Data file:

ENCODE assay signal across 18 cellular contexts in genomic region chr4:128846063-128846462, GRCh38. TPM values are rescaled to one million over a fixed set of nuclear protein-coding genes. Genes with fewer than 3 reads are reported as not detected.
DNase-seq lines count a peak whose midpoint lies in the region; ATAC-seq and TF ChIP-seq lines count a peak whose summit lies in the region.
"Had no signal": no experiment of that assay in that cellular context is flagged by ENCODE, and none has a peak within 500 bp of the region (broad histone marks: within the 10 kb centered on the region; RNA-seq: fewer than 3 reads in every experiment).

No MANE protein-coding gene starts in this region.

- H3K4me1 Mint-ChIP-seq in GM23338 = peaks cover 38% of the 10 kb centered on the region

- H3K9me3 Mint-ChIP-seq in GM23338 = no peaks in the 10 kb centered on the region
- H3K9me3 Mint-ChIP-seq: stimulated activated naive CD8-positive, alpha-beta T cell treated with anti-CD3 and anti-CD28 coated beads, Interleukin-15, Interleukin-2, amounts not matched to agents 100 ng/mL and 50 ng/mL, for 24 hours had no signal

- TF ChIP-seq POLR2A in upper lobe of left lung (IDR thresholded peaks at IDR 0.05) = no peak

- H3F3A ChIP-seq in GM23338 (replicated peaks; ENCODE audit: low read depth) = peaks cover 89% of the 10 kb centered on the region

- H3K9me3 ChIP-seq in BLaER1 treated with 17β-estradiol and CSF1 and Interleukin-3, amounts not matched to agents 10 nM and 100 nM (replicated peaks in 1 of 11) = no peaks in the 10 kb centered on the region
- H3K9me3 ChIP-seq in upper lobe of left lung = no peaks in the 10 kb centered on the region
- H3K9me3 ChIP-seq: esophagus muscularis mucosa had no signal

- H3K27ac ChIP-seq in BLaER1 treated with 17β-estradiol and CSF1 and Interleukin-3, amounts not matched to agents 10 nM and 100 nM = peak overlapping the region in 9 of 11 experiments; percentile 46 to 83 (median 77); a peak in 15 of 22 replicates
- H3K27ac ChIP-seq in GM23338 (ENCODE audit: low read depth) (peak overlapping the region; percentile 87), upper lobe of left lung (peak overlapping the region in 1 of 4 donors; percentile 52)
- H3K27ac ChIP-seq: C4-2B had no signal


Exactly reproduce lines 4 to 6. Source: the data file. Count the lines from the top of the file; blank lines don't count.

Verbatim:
No MANE protein-coding gene starts in this region.

- H3K4me1 Mint-ChIP-seq in GM23338 = peaks cover 38% of the 10 kb centered on the region

- H3K9me3 Mint-ChIP-seq in GM23338 = no peaks in the 10 kb centered on the region